8 November 2014

What my kids have in their lunchboxes


Over the past couple of months at Sustainababy we've focussed on promoting healthy kid's lunchboxes (Love Your Lunchbox) and reducing plastic consumption in your home (Turn it Loose).

I'm passionate about both these topics so I thought I'd share a little of how I tackle them in my own home.

But before I get started on the whole lunchbox thing. I want to set something straight.

I don't pack my kid's lunchboxes.

Most of the time, Mr Sustainababy does.

Generally this is because once the kids are tucked up for the night, that's when I take off my mum hat and replace it with my business owner hat. Hubby makes his lunch for work so it kind of makes sense that he packs the kid's lunchboxes (except on the no kindy days when I make it over breakfast). Anyway, I'm getting off track.....

So, my husband assembles the lunchboxes, generally from food I've made throughout the day. This generally includes homemade bread (sourdough rye) and yoghurt, made every couple of days in our Thermomix. Homemade pizza (bases also made in the TM) are included every week or so as a treat. Often he turns the natural yoghurt into a tzatziki dip and the boys love that with crackers or vegetable dippers too.


Homemade yoghurt, made every couple of days in our Thermomix.

The food is placed in the kids bentos lunchboxes and yoghurt is either in a container that fits inside the lunchbox or occasionally, a reusable food pouch. So no cling wrap or snap lock bags are used!

Even though our bread is homemade and free from preservatives and plastic packaging, so it's about as good a wheat-based bread you can eat, I'm hoping to increase the number of days where our kids have bread-free lunchboxes. It's all about breaking the habit and getting the kids to eat different things. Let's say we have some room for improvement here and I'm loving the ideas I'm getting from Jessica Donovan's Natural Super Kids ecourse and Lisa Corduff's Small Steps to Wholefoods Program.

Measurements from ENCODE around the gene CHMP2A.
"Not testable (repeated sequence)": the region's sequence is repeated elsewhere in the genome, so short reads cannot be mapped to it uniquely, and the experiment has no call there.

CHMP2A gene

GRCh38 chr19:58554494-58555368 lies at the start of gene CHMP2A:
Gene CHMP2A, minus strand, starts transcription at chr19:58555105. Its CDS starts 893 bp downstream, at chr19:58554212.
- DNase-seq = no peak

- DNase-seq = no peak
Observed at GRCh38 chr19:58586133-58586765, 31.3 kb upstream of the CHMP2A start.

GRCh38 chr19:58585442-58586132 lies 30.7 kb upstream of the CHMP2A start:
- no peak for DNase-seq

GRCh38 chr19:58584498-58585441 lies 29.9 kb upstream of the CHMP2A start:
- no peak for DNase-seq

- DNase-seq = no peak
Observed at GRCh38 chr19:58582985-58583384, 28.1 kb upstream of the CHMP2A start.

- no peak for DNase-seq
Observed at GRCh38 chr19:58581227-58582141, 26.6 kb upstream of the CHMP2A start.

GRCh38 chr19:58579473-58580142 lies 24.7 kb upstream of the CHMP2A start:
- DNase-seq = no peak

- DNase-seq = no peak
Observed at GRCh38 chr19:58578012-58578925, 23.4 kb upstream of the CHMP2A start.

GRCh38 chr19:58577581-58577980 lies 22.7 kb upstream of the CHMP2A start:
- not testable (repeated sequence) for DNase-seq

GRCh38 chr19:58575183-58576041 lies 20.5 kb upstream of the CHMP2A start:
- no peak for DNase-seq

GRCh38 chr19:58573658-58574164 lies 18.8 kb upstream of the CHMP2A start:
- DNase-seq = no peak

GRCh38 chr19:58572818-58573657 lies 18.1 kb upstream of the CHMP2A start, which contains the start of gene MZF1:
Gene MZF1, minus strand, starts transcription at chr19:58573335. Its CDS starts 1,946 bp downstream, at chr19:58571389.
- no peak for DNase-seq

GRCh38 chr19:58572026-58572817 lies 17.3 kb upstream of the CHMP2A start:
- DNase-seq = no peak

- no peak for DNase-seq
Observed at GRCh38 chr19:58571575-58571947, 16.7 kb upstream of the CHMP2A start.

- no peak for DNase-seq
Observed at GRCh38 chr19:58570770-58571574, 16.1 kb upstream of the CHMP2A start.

Given we make our own bread, yoghurt and dips, this also significantly cuts down the amount of plastic waste generated from our household. We also shop with reusable shopping and produce bags so don't bring home any plastic shopping bags or those plastic freezer bags from the produce department. 

I have to admit the trend of supermarkets to package fruit n veg up on trays with plastic wrap (especially the organic produce!!) really irks me.

We receive a fortnightly delivery of fruit, veg, dairy, meat and pantry staples from Affordable Organics in Adelaide and much of this is packed loose. However, on my "off week" I do need to top up some produce from the local supermarket and sadly, some of this is packaged.

(Note: we live approx 600kms north west of Adelaide and the nearest farmers market is about that same distance away. There is only one supermarket in town. The next closest substantial supermarket is 275kms away. You can see why I LIVE for my fortnightly organics delivery.....).

When it come to using plastics in the home, we use decent storage containers for our food in the pantry, fridge and freezer. I cannot remember the last time we purchased plastic wrap or snap-lock bags.

We just don't need them. 

We use Wrap It Green Reusable Food Wraps instead. I've also been eyeing off the food covers and bread bags at 4MyEarth

And when it comes to drinks. I drink loose herbal tea and tap water, because it's extraordinary. Every family member has an ecococoon stainless steel water bottle. These bottles have the added benefit of being insulated and keeping water cool throughout the day - even on a forty plus degree day that is all to common where I live!

So there you have it, simple measures my family does every day to ensure we pack a healthy lunchbox and reduce our plastic waste.

I'd LOVE to hear what you do! Feel free to share below.

About the Author: Laura Trotta is an environmental engineer, ecoceptional mum and founder of Sustainababy. She lives in Outback South Australia with her husband and two young sons.

CATEGORY: plastic free, lunchbox | POSTED BY: Meg Supel |